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Romantic Love in China--from the Imperial Past to the Maoist Era
ALIT 231
Fall 2008
Section: 01  
Crosslisting: EAST 231

This course provides a comprehensive examination of the Chinese literary representation of romance across a wide spectrum of genres from the medieval period to the mid-twentieth century: lyrical and narrative poetry, tales in Classical Chinese, short vernacular stories, the novel, and plays. By studying canonical works in translation, the course will call attention to the socio-political, aesthetic, and affective dimensions of the dynamic relationship between the romantic discourse and the orthodox tradition. Questions addressed also include: How do literary genres as social constructions shape the way romance is represented? In what ways does the romantic discourse complicate the boundaries between the private and the public, the spontaneous and the premeditated, the institutionalized and subversive? The course also examines the metamorphosis of the romantic theme with the advent of Chinese modernity, when the literary landscape was dominated by a body of literature that called for enlightenment and revolution.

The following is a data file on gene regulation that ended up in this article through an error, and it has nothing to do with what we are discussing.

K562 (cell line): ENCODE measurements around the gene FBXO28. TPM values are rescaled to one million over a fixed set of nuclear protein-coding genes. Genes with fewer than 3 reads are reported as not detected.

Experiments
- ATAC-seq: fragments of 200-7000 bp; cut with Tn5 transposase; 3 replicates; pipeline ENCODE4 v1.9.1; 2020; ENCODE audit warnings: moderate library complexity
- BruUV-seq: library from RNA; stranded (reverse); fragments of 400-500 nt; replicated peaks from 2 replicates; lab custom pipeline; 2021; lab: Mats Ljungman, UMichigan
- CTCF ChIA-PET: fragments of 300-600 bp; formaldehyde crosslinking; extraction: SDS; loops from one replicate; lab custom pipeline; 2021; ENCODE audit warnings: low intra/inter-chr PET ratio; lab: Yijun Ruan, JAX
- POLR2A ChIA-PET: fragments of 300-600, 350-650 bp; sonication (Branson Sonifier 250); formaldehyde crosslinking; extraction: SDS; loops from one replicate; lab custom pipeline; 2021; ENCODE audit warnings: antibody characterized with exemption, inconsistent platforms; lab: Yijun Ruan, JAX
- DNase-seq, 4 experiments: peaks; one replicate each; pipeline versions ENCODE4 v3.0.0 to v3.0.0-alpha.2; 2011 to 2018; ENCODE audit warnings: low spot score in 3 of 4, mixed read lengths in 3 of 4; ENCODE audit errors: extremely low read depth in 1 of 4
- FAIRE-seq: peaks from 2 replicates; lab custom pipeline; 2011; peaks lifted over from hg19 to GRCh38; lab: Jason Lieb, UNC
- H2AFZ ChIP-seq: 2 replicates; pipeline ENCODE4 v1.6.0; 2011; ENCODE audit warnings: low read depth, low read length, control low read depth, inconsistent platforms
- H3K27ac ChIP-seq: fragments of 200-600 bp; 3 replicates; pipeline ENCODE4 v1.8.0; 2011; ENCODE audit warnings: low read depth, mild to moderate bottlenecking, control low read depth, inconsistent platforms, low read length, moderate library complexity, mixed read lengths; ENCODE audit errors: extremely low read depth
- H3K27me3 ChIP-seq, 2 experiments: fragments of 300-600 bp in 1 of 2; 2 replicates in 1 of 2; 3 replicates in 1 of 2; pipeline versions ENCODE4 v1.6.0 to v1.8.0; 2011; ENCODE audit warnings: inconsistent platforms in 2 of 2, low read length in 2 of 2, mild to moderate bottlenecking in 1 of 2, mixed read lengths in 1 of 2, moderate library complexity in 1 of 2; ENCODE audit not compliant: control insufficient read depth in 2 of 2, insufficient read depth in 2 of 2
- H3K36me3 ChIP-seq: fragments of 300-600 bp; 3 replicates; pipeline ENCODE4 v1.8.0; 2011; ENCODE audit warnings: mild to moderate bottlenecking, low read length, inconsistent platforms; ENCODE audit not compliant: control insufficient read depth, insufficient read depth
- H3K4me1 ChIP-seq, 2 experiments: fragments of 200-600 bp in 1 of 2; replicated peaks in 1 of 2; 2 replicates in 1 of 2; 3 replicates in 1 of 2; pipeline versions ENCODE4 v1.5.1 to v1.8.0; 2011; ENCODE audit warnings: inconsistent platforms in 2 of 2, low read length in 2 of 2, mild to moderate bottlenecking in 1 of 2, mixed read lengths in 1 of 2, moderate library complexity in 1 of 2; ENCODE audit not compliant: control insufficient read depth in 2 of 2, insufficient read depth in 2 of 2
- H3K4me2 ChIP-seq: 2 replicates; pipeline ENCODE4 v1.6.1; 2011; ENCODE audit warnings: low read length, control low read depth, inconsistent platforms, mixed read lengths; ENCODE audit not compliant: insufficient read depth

Essential Capabilities: Intercultural Literacy, Interpretation
Students will read a variety of major works of pre-modern and modern Chinese literature. They will learn to think critically about the convoluted relationship between political, cultural, and literary discourses.
Credit: 1 Gen Ed Area Dept: HA AL&L
Course Format: Lecture / DiscussionGrading Mode: Graded
Level: UGRD Prerequisites: None
Fulfills a Major Requirement for: None
Past Enrollment Probability: Not Available

Last Updated on MAY-28-2024
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